And then there’s the fact that, although the increase in SPF doesn’t add much protection, it could increase your chances of negative side effects from the ingredients. “We do not recommend SPF of 50 or higher, as the minimal added protection does not outweigh the exponentially more active ingredients required to do so,” Chris Birchby, the founder of the sun-care line Coola, tells Teen Vogue. “More active ingredients increase the chances of skin irritation.”
Always use broad-spectrum.
It’s also important to look past the SPF and make sure the label on your sunscreen says “broad-spectrum.” “The SPF rating standardizes how effective sunscreens are with protecting against ultraviolet B [UVB] rays from the sun,” Dr. Leffell says. “Remember that SPF relates only to [UVB] rays, not to the ultraviolet A [UVA] rays (which are more likely to cause wrinkles and skin aging than skin cancer per se, though it certainly does contribute to the development of melanoma and other skin cancers). For this reason, [you should always] purchase a sunscreen product that says ‘broad-spectrum.’ This means that it is rated to protect against both [UVA] and [UVB] rays.”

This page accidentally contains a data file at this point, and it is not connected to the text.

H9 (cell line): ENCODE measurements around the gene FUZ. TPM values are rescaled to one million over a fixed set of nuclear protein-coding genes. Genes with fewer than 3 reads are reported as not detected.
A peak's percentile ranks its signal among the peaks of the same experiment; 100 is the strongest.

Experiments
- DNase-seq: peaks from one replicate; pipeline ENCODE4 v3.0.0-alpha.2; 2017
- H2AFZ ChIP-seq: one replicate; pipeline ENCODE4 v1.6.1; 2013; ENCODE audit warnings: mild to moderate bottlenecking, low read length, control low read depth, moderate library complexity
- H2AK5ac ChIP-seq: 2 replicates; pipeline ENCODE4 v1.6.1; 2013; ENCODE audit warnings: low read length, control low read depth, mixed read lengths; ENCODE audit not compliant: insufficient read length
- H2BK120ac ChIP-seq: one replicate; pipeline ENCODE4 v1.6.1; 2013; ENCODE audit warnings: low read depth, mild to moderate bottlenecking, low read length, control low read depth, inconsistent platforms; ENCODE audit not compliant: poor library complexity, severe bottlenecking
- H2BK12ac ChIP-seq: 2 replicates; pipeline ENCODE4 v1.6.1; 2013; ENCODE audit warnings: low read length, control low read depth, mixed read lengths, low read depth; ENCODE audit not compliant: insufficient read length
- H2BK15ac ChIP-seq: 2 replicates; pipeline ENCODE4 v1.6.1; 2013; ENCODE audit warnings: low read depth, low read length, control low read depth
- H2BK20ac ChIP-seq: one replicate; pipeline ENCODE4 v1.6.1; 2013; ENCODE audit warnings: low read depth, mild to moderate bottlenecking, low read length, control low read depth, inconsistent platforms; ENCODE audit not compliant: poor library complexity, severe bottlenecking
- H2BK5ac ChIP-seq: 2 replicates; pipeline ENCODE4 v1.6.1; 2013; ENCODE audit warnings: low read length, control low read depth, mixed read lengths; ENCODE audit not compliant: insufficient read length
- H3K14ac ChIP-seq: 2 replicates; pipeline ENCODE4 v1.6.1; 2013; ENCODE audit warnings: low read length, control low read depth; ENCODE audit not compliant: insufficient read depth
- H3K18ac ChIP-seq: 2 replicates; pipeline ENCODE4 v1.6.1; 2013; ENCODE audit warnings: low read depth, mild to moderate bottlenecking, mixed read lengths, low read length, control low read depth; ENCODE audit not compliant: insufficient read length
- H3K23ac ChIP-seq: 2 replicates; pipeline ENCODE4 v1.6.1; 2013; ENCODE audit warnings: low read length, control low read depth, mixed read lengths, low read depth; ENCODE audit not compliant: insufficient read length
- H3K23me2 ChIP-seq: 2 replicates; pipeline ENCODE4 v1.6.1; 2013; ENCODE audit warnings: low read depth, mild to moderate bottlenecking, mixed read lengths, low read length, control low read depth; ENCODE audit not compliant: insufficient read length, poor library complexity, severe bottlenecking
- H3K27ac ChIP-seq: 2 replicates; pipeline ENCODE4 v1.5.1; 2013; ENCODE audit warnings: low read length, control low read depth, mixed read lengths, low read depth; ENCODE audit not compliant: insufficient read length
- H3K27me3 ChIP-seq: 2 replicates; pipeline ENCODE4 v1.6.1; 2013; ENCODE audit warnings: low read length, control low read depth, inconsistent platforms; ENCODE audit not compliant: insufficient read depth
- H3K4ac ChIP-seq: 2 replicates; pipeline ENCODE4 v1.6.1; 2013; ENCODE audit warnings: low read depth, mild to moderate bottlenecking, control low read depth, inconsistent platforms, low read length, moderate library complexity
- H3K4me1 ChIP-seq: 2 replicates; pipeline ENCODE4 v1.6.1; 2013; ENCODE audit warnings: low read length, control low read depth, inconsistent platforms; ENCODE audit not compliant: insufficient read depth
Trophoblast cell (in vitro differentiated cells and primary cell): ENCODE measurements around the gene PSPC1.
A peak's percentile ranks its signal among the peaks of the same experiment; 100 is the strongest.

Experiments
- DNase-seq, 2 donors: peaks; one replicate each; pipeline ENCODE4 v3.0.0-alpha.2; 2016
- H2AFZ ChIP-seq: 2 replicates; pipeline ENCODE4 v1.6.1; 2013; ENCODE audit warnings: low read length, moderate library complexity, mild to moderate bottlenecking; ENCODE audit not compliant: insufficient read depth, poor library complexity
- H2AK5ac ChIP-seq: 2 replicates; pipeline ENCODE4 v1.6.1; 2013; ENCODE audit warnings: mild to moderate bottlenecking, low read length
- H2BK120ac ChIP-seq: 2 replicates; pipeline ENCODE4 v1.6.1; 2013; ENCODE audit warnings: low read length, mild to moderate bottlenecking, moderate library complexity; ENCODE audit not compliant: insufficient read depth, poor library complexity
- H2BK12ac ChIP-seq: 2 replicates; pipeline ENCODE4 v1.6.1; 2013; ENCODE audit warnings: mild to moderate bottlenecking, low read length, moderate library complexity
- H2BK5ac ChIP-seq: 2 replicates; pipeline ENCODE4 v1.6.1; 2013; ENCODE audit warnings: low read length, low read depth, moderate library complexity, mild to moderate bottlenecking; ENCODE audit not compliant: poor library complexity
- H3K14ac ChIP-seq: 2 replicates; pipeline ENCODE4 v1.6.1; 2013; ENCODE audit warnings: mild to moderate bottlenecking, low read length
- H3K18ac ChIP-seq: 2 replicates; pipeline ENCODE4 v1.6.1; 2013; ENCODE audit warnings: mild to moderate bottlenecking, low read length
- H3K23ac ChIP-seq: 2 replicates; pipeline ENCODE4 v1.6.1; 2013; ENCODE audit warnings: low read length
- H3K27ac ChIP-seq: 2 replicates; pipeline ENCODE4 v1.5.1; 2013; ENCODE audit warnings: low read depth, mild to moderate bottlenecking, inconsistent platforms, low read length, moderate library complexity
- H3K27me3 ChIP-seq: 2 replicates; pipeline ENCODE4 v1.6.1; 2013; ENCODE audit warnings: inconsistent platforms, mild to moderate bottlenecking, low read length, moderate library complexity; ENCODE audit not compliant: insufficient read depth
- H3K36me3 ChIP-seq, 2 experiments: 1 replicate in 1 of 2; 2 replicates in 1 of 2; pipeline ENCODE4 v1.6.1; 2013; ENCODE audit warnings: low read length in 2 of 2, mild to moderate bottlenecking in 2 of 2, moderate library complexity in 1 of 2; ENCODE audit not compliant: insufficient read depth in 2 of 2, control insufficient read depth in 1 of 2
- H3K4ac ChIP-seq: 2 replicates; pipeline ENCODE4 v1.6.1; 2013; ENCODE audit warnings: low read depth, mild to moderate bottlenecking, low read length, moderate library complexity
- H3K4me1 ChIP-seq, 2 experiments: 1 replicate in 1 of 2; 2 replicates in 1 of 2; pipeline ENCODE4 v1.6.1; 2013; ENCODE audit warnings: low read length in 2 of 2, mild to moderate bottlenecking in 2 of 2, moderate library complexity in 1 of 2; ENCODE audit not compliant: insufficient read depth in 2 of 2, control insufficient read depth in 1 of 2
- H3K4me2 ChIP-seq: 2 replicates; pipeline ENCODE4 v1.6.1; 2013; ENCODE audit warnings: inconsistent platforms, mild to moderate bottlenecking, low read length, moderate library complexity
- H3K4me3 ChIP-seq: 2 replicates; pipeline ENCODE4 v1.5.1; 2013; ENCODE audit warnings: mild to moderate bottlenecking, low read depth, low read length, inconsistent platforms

Opt for lotions instead of sprays.
Spray sunscreens are nice in theory: They’re easy to apply, they’re not greasy, and they’re lightweight. But concerns about them abound – from the EWG, the FDA, and many other experts. One issue is the way they’re applied: “Because they’re transparent, because they’re a very light type of formulation, it’s really hard to tell if you missed a spot,” Lunder says. And, she notes, people tend to not apply enough and fail to rub in the solution after spraying, so far less of the solution is actually getting onto the skin.